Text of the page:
I do not mean for this pedagogical narration to serve as a how-to guide, nor do I pretend to be an expert in behaviours or emotions. It is a way for me to think aloud. It is a way for me to reflect, to think about what I think I know, and to try to understand what I am contributing to our culture at Camas. Our pedagogy is one of practice, one of trying, experimenting, exploring, and of training our reflexes to react in ways that are receptive, responsive and nurturing. To practice pedagogy is to understand that our ways of being with children must be adaptable to move and grow with the children in our care.
My most recent inquiry for our practice is surrounding naptime.
To practice what I preach, “I feel” confused by naptime and “I need” to think more deeply about the Why, behind nap.
Today I am with a group outside.
The other half of the group is napping.
As educators, we rotate who is in the nap room. I have a routine when I am in the nap room. After children finish up with lunch, I walk over to the phone and I cue up a familiar playlist, “Deep Sleep,” from a meditation app. I close the curtains, leaving just a crack of light, and I finish cleaning and sweeping the kitchen. I close the curtain fully, and then tuck each person in. I say goodnight to them individually, I wish them a collective, “Sweet Dreams,” and I say, “I love you.”
I know that it is important that each child knows that they are loved. I offer them a type of love that Early Childhood Education Instructor, and consultant, Marc Battle, describes as recognizing that we will be forever changed by having known them, and having been in their company. It’s a Mister Rogers, “I love you”.
For the majority of the time, the room is quiet, with the occasional whisper of, “Lindsay,” from a child letting me know that they are going to the bathroom. I rotate sitting between children to help them to soothe, and to drift off to sleep. When there is talking, or voices, I whisper a low, “shh, shh, shhhhh, “ sound.
The room sleeps, and it is one of the most peaceful places that there is to be.
Of course, behaviour can change this. If any of us in the room is hungry, thirsty, overtired, or impatient, the dance is more challenging.
What of the child who doesn’t want a nap, but has to stay inside to keep us in ratio? That child might refuse to go to their bed, or decide to jump on the couch. Those behaviours come from an emotion of frustration, or disappointment, from the child not feeling heard.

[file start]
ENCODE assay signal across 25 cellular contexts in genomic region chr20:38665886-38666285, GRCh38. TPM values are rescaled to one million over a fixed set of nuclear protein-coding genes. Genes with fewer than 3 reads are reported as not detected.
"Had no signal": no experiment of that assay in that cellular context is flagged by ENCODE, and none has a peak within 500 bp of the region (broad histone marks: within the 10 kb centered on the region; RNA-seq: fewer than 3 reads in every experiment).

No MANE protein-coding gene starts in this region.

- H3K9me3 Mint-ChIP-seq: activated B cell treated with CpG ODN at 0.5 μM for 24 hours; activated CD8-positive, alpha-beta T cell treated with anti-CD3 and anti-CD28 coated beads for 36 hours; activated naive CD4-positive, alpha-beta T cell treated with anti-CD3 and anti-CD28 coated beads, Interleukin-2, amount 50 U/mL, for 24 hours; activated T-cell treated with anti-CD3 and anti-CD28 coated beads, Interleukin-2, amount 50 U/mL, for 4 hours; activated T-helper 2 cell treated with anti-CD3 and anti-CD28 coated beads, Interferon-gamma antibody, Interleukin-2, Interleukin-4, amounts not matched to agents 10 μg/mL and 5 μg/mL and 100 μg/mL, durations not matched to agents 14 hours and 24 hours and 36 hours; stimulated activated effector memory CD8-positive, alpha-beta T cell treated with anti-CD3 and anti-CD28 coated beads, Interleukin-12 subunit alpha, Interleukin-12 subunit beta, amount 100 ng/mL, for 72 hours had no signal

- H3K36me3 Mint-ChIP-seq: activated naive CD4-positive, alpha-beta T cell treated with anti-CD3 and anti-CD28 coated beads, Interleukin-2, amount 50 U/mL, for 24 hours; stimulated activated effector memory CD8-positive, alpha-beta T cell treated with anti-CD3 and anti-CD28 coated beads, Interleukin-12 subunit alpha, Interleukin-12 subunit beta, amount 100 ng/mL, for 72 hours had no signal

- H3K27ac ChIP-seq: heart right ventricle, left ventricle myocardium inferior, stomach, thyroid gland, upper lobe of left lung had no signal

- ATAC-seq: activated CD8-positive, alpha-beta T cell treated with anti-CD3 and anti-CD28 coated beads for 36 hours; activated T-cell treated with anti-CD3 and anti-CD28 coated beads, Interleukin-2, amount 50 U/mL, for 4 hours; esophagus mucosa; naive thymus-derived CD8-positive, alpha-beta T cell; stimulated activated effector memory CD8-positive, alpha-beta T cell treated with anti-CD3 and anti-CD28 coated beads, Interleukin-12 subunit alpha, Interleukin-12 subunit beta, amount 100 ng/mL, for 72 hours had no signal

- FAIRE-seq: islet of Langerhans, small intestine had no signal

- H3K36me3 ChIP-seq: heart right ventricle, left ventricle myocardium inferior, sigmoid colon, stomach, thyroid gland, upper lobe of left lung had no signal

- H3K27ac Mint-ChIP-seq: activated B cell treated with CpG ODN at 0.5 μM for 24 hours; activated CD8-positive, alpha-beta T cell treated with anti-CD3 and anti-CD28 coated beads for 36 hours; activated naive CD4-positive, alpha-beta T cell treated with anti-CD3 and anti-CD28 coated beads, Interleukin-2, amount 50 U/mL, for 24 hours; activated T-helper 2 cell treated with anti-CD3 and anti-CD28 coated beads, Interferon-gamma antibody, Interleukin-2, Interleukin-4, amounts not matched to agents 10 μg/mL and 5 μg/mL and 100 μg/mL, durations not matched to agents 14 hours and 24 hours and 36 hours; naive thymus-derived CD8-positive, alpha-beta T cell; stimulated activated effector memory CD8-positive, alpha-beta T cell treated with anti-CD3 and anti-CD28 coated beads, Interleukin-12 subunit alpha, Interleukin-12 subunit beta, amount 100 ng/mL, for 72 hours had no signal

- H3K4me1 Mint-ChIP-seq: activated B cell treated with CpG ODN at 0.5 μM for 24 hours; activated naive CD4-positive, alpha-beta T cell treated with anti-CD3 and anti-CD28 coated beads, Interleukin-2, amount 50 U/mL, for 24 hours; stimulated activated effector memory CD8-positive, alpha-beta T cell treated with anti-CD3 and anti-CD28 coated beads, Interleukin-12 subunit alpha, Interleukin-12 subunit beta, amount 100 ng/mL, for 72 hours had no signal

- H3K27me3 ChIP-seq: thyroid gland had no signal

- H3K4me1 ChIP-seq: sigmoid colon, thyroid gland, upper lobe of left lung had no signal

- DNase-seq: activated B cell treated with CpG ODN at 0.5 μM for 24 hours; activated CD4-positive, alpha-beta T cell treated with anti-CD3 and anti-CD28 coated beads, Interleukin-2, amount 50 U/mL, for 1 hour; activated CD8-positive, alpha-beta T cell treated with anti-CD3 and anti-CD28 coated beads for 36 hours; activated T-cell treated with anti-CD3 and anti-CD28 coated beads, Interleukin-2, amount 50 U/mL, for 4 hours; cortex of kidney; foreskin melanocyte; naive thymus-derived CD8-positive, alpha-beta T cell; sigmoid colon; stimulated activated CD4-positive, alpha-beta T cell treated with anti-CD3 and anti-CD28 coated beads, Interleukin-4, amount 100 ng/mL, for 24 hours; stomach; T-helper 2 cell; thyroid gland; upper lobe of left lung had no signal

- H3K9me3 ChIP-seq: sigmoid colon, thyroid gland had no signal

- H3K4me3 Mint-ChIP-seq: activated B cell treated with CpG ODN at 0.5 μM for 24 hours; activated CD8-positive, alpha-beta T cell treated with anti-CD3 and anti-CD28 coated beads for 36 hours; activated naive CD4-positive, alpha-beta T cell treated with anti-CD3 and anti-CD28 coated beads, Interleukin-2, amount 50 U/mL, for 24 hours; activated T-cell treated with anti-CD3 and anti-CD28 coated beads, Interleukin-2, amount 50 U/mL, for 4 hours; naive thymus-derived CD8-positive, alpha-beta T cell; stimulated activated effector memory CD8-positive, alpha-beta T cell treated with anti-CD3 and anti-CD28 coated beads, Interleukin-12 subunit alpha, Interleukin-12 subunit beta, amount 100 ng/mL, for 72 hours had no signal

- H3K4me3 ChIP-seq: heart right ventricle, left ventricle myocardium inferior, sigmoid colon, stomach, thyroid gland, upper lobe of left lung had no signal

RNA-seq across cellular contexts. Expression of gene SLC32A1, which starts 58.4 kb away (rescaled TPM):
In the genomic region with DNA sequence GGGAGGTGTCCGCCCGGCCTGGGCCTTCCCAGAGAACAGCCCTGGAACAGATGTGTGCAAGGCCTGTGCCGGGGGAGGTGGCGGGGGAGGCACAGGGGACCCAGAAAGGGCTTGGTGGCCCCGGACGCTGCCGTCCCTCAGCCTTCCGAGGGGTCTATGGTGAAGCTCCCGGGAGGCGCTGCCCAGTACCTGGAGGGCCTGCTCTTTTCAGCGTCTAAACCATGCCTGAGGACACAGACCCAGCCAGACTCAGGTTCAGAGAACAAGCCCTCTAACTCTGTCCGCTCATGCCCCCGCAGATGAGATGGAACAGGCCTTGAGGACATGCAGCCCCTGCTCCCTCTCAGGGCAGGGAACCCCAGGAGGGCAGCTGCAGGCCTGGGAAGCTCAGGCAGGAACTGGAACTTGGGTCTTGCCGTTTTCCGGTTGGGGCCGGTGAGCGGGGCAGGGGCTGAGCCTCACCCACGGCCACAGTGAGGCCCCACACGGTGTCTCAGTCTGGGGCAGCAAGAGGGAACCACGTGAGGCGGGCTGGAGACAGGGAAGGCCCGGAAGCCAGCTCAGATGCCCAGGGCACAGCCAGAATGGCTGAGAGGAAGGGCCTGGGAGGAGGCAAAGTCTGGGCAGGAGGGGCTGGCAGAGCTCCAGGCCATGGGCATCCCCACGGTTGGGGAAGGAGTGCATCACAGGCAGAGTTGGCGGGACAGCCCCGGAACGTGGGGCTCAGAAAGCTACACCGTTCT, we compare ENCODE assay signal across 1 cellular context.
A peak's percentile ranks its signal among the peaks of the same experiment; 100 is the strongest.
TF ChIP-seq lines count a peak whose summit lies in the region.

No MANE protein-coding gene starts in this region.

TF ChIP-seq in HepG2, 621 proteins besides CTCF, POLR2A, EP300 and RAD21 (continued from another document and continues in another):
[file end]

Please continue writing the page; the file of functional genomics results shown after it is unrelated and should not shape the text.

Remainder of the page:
To respond to this emotion with curiosity is to invite families into the conversation, how important is naptime to your child’s well being? How can we respond to the individual, and to the group?
This realization, about naptime, feels almost ironically like an awakening.
I have taken the time to know these children, to love them, and it is my responsibility to honour them. We honour them by listening to, and responding to their needs.
How can we model a world that we want to live in? How can we return them to Joy?
What of the child who doesn’t want to nap, but really needs to, in order to recharge? The behaviours of this child are cries that sound tired, sleepy protests, heavy bodies. We take the time to know their language. We have taken the time with the child to know certain distinctions of their cries, and we try to respond.
I think of things that I know bring them joy, “Can I draw your family?” “Can I draw you climbing a tree?” “Can I write an alphabet filled with scary animals with F for Florida Panther?” I keep asking until I’ve lit the spark in their eyes. They focus on my drawing, on their back, their head, or their palm, until they drift off. We create a model of the world in which Joy is always within reach.
Thinking about naptime has been a sort of awakening because it required me to revisit a routine that had become a habit, and to approach it with curiosity, to approach it truly democratically.
Sweet dreams, children, and wake to the sounds of your voices—each of your voices matter.